President Barack Obama is asking Americans to be patient with his
efforts to speed economic recovery. The president again has attacked
Republicans for voting down his jobs legislation.
He has again gone on the road to campaign for support for his economic
initiatives, speaking at a high school in the northeastern city of
Manchester, New Hampshire.
The nation’s unemployment rate has hovered around nine percent for
several months, and Mr. Obama’s public approval ratings have suffered.
Many political experts think the economy will be the main issue that
determines whether the president wins re-election a year from now.
Mr. Obama told the crowd in Manchester his efforts on the economy will
succeed, but not immediately.
“It is going to take time to rebuild an economy that restores security
for the middle class, renews opportunity for folks trying to reach the
middle class. It is going to take time to rebuild an economy that is not
based on outsourcing or tax loopholes or risky financial deals, but one
that is built to last,” he said.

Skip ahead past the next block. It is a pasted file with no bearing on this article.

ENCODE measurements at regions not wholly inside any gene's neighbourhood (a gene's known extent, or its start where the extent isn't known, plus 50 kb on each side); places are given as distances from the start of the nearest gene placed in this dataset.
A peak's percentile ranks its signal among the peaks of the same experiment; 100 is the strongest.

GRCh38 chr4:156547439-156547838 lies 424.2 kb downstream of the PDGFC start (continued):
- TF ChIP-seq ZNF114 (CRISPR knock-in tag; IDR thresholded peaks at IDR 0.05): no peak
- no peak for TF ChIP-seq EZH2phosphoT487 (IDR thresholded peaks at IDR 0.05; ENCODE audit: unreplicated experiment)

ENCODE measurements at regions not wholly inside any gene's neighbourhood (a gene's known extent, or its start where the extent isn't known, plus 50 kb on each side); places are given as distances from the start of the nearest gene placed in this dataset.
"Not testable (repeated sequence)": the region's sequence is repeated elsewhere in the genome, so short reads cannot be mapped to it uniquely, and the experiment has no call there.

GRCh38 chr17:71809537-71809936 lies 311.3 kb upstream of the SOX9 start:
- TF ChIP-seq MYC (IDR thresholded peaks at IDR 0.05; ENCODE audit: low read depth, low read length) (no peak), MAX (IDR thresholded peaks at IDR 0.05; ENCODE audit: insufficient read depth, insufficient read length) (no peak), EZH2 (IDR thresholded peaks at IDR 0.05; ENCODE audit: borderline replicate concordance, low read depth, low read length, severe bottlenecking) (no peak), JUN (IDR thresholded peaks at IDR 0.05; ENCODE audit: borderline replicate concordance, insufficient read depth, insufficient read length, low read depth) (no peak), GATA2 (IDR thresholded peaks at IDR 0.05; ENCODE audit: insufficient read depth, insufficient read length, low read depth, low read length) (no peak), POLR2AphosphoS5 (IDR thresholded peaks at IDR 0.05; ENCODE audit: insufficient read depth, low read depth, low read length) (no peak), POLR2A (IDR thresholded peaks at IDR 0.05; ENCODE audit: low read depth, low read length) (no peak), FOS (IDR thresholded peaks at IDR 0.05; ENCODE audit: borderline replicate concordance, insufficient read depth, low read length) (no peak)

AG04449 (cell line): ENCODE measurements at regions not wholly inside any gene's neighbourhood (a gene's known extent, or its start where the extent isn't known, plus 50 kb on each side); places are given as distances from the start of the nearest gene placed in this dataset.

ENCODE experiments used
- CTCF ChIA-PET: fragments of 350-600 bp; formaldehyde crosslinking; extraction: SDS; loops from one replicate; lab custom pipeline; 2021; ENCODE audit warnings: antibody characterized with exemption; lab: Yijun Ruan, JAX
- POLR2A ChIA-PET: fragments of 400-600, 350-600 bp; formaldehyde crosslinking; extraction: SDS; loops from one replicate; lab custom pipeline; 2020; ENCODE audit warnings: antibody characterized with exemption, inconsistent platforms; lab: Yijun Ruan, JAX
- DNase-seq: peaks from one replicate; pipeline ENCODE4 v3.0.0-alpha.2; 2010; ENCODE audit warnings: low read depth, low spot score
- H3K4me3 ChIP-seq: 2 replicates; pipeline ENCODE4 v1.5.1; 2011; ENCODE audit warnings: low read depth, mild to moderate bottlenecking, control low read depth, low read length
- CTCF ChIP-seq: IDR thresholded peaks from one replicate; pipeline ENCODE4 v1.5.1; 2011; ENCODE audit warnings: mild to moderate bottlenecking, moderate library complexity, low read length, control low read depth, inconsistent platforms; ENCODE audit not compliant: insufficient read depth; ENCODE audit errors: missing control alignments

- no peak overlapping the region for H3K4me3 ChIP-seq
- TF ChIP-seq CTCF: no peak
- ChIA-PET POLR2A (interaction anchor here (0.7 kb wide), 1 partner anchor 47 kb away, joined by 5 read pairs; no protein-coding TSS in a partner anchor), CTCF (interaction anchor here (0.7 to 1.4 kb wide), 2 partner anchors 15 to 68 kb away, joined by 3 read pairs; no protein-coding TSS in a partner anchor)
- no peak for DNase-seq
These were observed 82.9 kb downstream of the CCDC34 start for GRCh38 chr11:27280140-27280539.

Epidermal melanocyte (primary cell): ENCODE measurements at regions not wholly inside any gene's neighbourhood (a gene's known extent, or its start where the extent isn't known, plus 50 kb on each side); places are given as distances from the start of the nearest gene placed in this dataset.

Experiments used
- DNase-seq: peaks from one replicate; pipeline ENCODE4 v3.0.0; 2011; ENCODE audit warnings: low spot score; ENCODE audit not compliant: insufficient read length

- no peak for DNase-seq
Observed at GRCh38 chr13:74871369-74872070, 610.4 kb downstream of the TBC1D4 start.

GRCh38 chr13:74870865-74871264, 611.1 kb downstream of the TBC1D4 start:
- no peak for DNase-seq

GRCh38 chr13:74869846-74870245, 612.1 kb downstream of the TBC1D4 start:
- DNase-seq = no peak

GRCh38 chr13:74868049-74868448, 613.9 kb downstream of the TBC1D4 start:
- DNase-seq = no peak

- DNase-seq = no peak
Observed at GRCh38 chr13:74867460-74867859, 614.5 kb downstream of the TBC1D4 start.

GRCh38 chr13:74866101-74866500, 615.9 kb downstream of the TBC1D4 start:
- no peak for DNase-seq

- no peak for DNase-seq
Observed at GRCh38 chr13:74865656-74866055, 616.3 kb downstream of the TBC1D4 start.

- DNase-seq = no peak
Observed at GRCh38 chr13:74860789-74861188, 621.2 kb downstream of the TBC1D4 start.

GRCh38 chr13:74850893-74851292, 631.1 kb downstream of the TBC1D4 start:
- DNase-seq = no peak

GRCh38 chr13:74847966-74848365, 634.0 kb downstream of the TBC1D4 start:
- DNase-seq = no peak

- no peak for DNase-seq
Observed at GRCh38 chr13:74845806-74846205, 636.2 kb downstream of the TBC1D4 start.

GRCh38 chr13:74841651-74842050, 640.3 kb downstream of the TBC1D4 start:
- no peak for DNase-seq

The president’s appeal came one day after a special congressional panel,
called the “supercommittee,” failed to agree on ways to cut the
government’s budget deficit.
Opposition Republicans and some political experts criticized Mr. Obama
for not becoming more involved in pushing the supercommittee toward an
But on Tuesday, the president had criticism for minority Republicans in
the Senate, angrily blasting them for defeating major parts of his
$447-billion jobs legislation.
refused to even debate it. 100 percent of Republicans opposed it, even
though almost two-thirds of Americans supported the ideas in this bill -
Democrats, Republicans and independents alike. Not one Republican in
Washington was willing to say it was the right thing to do, not one,”
Mr. Obama called on Congress to vote next week to extend tax cuts that
are set to expire at the end of December. The top Republican in
Congress, House Speaker John Boehner, said his party is still willing to
discuss supporting the bill.
The small state of New Hampshire will be the scene of one of the first
Republican presidential voting contests of the 2012 campaign, on January
Mr. Obama is expected to be unopposed for his party’s nomination. But
New Hampshire may be one of the so-called “battleground states” that
will be key to winning the national election.